Fitch expects Armenia's Pashinyan to retain power

Fitch expects Armenia's Pashinyan to retain power

PanARMENIAN.Net - Armenian Prime Minister Nikol Pashinyan's "My Step" alliance should be able to maintain a working majority coalition in parliament at the June 20 snap elections, Fitch Ratings said as it affirmed the country's Long-Term Foreign-Currency (LTFC) Issuer Default Rating (IDR) at 'B+' with a Stable Outlook.

After Pashinyan signed a Russia-brokered ceasefire agreement on November 9, 2020 to end the Nagorno-Karabakh conflict, the country has seen a period of heightened protests and political interventions by the military calling for his resignation.

"Although we expect Pashinyan to retain power, support for his government has diminished since the war and could exacerbate the challenges of implementing structural reforms and tackling corruption," Fitch said.

"The effects of Armenia's defeat in the Nagorno-Karabakh war are likely to persist, with the influx of refugees to Armenia numbering in the tens of thousands (Armenia's 2019 population: 3 million), and the need to re-establish diplomatic efforts through the previously failed OSCE Minsk Group process. Despite the presence of Russian peacekeeping forces, tensions in Nagorno-Karabakh have the potential to reignite due to the absence of a demilitarised zone. The war has also further entrenched Armenia's reliance on Russia for security and economic relations."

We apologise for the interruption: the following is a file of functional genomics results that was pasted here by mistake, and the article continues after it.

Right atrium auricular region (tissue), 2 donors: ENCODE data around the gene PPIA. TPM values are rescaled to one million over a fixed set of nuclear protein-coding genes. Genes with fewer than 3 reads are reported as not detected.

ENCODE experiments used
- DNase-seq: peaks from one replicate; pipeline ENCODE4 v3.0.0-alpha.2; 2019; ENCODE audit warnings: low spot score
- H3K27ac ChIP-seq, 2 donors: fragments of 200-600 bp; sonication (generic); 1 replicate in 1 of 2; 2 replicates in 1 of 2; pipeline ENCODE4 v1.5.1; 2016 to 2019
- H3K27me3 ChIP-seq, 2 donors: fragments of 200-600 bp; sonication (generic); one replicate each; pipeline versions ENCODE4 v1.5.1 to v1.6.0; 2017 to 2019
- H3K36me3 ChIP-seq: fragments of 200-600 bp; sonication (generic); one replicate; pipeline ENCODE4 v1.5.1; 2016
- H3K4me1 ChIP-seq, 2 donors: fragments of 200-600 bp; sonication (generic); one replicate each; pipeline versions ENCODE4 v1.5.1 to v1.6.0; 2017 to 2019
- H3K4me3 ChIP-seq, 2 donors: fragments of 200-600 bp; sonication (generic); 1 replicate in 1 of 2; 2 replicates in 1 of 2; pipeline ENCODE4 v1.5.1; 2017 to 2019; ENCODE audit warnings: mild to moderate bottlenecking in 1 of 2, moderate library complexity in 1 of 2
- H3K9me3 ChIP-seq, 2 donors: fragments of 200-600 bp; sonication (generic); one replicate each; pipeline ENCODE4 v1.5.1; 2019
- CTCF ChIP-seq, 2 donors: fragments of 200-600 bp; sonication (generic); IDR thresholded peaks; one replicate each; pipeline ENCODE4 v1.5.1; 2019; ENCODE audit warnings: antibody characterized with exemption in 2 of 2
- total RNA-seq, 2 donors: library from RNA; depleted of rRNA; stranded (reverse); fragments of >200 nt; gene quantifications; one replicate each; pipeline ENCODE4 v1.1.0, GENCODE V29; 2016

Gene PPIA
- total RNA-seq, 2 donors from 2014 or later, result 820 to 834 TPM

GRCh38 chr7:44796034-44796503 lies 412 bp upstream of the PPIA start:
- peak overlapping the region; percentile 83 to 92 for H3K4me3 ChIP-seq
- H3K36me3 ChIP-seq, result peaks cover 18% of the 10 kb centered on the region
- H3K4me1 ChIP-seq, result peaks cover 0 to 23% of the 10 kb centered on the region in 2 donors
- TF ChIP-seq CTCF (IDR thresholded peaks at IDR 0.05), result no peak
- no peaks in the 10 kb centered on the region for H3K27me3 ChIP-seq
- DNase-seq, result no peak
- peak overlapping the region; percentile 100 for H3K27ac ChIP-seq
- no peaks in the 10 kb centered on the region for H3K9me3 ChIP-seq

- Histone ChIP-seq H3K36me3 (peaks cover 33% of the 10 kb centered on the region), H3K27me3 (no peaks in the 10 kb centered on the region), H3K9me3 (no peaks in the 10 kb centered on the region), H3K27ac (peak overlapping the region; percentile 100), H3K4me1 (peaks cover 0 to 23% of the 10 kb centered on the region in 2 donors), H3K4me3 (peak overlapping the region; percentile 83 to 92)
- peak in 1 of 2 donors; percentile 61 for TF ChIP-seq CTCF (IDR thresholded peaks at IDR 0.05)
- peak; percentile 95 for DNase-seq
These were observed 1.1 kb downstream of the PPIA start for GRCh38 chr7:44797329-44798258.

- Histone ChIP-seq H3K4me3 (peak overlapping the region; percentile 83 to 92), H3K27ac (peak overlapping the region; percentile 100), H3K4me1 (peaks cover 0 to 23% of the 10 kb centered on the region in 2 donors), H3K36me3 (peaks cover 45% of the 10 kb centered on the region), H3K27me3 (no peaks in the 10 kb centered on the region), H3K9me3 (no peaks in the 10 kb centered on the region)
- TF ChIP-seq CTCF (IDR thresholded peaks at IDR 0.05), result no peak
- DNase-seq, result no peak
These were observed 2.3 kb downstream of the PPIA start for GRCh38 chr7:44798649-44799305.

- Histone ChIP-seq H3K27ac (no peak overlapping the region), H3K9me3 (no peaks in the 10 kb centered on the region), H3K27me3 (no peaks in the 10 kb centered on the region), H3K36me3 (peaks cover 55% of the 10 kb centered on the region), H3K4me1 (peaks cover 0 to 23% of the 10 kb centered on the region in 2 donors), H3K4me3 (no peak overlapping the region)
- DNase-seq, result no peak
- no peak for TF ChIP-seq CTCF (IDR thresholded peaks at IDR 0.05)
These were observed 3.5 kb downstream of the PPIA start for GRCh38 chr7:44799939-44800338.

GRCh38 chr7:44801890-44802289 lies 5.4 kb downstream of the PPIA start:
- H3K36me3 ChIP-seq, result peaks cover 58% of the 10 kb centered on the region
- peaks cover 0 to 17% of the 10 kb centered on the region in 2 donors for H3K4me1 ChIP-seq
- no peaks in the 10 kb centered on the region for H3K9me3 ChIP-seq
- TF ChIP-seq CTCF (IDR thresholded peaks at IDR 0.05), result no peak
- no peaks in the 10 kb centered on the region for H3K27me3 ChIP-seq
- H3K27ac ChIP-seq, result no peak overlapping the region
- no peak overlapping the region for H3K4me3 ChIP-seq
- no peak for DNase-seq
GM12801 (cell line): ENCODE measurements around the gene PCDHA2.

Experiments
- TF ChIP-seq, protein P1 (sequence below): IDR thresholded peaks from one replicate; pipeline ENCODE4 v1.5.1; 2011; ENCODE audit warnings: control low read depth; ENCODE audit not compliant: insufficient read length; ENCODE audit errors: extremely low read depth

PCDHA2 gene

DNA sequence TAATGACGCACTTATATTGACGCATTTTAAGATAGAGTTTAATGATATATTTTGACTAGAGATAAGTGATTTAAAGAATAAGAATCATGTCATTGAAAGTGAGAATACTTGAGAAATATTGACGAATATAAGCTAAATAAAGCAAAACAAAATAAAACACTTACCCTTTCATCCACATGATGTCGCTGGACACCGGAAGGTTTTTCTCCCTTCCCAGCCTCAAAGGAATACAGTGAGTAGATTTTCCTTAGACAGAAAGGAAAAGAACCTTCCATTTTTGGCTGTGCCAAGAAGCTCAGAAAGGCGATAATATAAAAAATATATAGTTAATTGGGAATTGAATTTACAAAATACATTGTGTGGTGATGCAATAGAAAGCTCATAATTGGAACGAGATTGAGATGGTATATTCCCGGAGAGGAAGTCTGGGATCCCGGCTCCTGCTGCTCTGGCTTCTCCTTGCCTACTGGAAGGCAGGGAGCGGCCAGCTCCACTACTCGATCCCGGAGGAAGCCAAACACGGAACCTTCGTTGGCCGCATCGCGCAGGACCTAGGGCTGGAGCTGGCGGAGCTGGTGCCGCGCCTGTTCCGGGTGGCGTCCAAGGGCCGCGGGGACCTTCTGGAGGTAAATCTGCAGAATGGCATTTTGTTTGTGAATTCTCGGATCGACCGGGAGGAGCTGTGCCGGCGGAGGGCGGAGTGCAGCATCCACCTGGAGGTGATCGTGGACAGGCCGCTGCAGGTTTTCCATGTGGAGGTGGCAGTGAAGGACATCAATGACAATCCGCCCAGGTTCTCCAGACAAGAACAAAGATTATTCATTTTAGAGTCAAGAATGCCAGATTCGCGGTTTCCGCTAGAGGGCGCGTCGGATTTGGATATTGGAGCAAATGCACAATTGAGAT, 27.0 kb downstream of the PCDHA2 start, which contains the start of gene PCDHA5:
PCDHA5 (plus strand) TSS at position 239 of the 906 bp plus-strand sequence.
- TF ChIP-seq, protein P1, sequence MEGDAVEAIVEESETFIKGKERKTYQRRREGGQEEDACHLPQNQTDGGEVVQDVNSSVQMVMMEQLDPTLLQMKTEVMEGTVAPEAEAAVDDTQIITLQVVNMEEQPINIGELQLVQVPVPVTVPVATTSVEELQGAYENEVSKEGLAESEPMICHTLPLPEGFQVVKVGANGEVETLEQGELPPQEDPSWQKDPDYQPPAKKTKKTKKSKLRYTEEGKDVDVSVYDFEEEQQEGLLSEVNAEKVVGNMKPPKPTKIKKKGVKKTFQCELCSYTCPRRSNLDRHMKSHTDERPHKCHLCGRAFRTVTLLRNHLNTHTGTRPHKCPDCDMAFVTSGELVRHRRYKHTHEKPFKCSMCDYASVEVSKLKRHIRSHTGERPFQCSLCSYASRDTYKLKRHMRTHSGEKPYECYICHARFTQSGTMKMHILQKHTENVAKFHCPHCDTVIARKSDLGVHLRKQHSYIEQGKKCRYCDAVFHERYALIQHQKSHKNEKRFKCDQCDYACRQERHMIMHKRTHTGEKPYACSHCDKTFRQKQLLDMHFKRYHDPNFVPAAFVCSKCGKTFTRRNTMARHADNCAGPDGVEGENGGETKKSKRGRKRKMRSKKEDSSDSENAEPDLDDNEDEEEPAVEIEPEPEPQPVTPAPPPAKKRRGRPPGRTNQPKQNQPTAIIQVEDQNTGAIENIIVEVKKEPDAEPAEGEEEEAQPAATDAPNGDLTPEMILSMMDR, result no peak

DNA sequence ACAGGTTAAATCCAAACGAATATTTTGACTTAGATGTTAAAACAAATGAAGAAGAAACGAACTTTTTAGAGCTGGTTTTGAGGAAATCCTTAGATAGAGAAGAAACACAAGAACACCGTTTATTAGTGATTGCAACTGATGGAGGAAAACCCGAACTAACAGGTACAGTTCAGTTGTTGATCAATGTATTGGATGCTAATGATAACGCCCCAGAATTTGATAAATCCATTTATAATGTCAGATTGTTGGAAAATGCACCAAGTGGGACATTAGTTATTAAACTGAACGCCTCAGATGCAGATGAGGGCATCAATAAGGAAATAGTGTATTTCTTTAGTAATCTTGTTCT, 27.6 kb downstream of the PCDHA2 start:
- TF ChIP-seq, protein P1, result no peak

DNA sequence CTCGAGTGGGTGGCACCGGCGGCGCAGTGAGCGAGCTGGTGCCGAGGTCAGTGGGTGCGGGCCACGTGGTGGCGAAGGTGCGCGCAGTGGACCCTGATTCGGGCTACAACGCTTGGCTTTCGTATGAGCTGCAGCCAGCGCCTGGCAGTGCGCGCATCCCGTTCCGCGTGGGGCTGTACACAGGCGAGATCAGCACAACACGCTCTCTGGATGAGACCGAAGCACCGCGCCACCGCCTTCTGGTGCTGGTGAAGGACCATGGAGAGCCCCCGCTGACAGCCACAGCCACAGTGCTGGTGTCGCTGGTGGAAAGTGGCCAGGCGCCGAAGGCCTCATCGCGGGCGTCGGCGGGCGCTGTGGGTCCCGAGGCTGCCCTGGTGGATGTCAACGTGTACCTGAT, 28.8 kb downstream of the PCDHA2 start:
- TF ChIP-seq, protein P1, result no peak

The impact of the twin Covid-19 pandemic and conflict shocks saw government indebtedness reverse its prior downward trend, with general government debt/GDP rising 13.8pp to 67.3% at end-2020, overtaking the current 'B' median (63.8%).

"We forecast debt/GDP to peak at 67.6% at end-2021, before falling gradually to 63.5% by end-2025 as the government re-implements its medium-term fiscal rules and targets to reduce the metric to 60% by end-2026. Weaker growth due to economic scarring from the 2020 shocks and spending pressures to support the economy constrain the potential for faster public debt reduction. Foreign-currency denominated debt represents 77% of public debt ('B' median: 61%), increasing the country's vulnerability to dram depreciation," Fitch added.

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